IrSPEN calls on Joint Oireachtas Committee
on Future healthcare to commit more resources to tackling nutritional problems
The Oireachtas Committee on the Future of Healthcare, chaired by Former Former Minister of State for Primary Care Róisín Shortall, has been set up to achieve cross-party consensus on a 10-year strategy for healthcare and health policy in Ireland, and to make recommendations on a changed model of healthcare.
In response to its call for submissions to address questions such as ‘ What are the key priorities for inclusion in a 10-year plan for the health service?’, and , ‘What actions are needed to plan for, and take account of, future demographic pressures (population growth, ageing population), and their impact on the health system?’, IrSPEN called for greater resourcing of services and interventions aimed at prevention and more effective treatment of undernutrition on the one hand, and complex and severe obesity on the other.
In its four part submission, IrSPEN highlighted the lack of community nutrition services aimed at prevention of malnutrition and the impact this has on scarce acute resources. It also highlighted the inadequate support services for patients that are discharged from hospital on home enteral nutrition, contrary to the principle of supporting patient self management. IrSPEN also urged immediate action to address the lack of any specialist unit in the country to manage patients with intestinal failure, contrary to all international recommendations and practice, contrasting our situation with that of Northern Ireland which has a 12 bedded unit. IrSPEN estimates that this is costing as many as 20 lives each year. It also leaves children awaiting transition from the intestinal failure specialist unit at Our Lady’s Children’s Hospital at Crumlin with no service that meets their needs, once they reach 18 years of age. (See presentation from 2015 conference and related news items here).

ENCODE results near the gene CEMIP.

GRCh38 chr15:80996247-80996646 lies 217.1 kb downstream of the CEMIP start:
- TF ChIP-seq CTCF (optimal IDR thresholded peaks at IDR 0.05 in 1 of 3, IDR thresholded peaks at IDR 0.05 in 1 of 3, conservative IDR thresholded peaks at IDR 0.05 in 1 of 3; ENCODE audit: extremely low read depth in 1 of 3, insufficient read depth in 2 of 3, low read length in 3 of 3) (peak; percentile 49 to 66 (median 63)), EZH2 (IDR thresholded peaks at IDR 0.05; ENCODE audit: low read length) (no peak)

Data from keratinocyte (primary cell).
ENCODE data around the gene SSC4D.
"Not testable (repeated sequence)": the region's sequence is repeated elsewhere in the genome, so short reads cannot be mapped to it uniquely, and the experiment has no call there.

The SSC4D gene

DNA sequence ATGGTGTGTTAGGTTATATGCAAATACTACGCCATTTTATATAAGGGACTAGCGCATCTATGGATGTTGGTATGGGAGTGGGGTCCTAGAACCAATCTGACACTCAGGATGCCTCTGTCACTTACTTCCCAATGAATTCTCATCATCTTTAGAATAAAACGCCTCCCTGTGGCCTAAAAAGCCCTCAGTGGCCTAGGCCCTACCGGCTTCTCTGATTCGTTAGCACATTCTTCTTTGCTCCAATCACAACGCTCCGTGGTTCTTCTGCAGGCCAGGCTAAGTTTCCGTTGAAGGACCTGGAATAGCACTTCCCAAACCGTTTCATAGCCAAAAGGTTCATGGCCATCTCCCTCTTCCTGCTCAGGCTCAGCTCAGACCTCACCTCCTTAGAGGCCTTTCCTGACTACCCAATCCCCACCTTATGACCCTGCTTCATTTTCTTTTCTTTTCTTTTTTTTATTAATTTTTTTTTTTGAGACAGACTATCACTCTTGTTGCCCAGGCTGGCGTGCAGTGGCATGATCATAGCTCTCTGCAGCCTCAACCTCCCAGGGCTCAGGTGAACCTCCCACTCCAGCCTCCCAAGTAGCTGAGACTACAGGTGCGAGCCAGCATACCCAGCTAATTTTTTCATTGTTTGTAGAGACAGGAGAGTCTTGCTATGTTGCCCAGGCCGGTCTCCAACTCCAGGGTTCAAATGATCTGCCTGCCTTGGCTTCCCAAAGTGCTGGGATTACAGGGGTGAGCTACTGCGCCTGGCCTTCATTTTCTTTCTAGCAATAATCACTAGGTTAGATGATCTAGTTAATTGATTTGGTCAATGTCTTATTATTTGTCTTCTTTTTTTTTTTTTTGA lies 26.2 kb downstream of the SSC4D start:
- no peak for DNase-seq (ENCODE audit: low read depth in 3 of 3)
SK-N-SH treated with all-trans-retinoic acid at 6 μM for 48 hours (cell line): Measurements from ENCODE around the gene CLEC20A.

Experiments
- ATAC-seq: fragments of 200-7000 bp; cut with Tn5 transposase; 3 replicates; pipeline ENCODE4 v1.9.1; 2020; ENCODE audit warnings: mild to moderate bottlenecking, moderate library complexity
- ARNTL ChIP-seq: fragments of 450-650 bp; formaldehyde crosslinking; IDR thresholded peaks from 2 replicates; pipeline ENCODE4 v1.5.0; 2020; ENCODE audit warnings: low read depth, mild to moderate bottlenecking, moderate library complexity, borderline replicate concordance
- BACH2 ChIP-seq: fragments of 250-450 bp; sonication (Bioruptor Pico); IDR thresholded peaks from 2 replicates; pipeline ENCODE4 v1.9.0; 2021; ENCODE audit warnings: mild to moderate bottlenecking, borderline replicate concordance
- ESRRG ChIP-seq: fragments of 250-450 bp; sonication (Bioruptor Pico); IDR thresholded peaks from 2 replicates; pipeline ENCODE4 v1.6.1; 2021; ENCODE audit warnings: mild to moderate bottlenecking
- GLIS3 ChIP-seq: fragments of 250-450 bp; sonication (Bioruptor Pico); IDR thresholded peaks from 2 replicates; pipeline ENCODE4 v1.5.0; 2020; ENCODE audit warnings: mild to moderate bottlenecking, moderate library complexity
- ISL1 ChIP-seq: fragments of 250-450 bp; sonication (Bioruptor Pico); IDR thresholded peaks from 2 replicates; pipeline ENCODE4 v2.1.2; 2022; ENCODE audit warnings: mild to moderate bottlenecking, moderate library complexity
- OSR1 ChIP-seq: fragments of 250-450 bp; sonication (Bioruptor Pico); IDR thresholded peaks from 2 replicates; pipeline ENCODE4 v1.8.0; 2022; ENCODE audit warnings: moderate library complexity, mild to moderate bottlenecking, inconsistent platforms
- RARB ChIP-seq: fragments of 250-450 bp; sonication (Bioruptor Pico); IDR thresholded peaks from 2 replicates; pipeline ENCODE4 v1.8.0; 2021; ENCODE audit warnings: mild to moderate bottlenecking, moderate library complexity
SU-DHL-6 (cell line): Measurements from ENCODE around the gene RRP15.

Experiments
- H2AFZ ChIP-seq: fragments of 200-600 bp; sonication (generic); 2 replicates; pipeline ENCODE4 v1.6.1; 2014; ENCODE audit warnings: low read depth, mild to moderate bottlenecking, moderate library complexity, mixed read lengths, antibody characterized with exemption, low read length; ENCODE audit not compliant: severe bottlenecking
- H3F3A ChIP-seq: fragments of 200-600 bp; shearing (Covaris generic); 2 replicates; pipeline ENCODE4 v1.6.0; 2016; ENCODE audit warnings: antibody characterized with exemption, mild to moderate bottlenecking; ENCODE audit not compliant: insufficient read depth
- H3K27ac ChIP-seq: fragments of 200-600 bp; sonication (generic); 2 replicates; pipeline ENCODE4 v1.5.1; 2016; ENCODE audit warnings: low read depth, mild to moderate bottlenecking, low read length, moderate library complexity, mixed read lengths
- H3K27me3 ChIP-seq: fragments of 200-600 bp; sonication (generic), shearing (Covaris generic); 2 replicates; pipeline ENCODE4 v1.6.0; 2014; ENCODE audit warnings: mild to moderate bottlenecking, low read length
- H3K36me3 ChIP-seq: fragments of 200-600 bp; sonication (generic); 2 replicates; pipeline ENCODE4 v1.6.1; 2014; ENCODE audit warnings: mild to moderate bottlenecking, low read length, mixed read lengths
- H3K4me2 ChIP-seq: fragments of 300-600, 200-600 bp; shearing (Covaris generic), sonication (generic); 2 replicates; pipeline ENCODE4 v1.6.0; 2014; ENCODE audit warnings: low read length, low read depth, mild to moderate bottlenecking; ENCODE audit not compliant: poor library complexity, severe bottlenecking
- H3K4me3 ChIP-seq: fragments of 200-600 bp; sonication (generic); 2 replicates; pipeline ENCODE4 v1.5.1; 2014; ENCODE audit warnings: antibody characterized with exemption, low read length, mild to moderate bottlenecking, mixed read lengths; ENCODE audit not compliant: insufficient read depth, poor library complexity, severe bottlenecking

Last but not least, Ireland lags behind other countries in having almost no access for suitable patients to bariatric surgery. Evidence shows surgical intervention to be by far the most clinically and cost effective solution for certain patient types, offering return on investment of 2 – 3 years. In Ireland, access to bariatric surgery is less than 0.1% of the demand based on criteria established by NICE / cost effectiveness data.
Key recommendations by IrSPEN to the committee include:
- The establishment of a national malnutrition steering group or task force to develop / oversee the implementation of a national strategy to tackle malnutrition within an integrated care model.
- Appropriate resourcing of community nutrition services and support services for patients receiving home enteral nutrition across Ireland.
- Funding allocation and support for the immediate establishment of a national specialist service for adults with intestinal failure in Ireland, for which a business plan has been submitted to the HSE with the support of IrSPEN.
- As part of an overall national obesity strategy, the establishment of a public bariatric programme to allow access for 400 public patients with severe and complex obesity* in year 1, rising to at least 1000 by year ten (2026). (Subject to specific criteria)
Read full submission here